You already know that the key to successful and confident performance is presentation practice.
But what you think you know about practice may not be quite right.
The effect of the right kind of diligent rehearsal is twofold: 1) your material is delivered in a logical, cogent fashion without stumble, and 2) the practice imbues you and your team with confidence so that stage fright is reduced to a minimum and your team’s credibility is enhanced.
The Right Presentation Practice
Practice strips away the symptoms of stage fright as you concentrate on your message and its delivery rather than extraneous audience reaction to your appearance.
But it’s absolutely essential that you practice the correct way.
This means that you practice the way you perform. This means you do not start your presentation repeatedly, as almost all of us have done at points in our presentation careers.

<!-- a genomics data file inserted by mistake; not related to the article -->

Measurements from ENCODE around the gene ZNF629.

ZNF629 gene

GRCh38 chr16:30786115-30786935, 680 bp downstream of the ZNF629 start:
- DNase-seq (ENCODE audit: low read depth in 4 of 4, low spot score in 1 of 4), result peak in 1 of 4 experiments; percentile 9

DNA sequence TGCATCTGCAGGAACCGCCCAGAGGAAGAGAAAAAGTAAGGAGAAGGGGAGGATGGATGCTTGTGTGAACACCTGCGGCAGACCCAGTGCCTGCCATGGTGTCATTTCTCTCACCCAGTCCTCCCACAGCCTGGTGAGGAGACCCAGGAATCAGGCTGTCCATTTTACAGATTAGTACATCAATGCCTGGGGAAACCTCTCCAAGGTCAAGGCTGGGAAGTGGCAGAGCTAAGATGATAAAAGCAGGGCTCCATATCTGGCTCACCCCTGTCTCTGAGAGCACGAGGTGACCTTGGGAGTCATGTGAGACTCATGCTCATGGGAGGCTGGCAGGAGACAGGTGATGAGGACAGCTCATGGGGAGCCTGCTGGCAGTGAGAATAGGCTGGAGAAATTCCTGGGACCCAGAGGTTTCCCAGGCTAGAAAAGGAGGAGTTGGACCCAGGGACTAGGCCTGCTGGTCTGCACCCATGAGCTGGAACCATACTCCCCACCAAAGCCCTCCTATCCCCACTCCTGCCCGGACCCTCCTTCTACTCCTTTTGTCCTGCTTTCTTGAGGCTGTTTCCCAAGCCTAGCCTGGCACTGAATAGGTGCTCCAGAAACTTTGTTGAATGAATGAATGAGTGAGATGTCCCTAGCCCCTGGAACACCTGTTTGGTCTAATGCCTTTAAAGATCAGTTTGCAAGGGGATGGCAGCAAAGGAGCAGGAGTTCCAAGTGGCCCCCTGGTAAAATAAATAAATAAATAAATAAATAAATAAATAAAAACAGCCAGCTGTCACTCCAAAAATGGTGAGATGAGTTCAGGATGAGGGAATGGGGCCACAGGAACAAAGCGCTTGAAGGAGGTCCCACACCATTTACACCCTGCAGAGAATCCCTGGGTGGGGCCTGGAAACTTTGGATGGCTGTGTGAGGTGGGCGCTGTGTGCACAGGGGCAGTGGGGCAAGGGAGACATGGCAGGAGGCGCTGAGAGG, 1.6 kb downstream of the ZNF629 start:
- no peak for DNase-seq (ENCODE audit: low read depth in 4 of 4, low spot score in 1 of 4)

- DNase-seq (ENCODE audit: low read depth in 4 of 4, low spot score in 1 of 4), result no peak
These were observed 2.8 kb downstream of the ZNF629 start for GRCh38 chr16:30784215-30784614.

There is something in our psyche that seems to urge us to “start over” when we make a mistake. When we stumble, we want a “do-over” so that we can put together a perfect rehearsal from start to finish. But when we do this, what we are actually practicing is the “starting over.”
We become very good at “starting over” when we make a mistake.
Start Over? Bad Mistake!
But is that what we plan to do when we err in our actual presentation? Start over?
No, of course not. But if we have practiced that way, what will we do when we stumble? We won’t know what to do or how to handle the situation, since we have never practiced fighting through an error and continuing on.
We have practiced only one thing – starting over.
Instead of starting over when you err, practice the gliding over of “errors,” never calling attention to them. Practice recovering from your error and minimizing it. Perform according to the principle that regardless of what happens, you planned it.
Practice according to the principles enunciated here at Business School Presenting and according to the hard preparation you have conducted leading up to your presentation.
Practice it all for an especially powerful presentation.
For more on perfect presentation practice, consult The Complete Guide to Business School Presenting.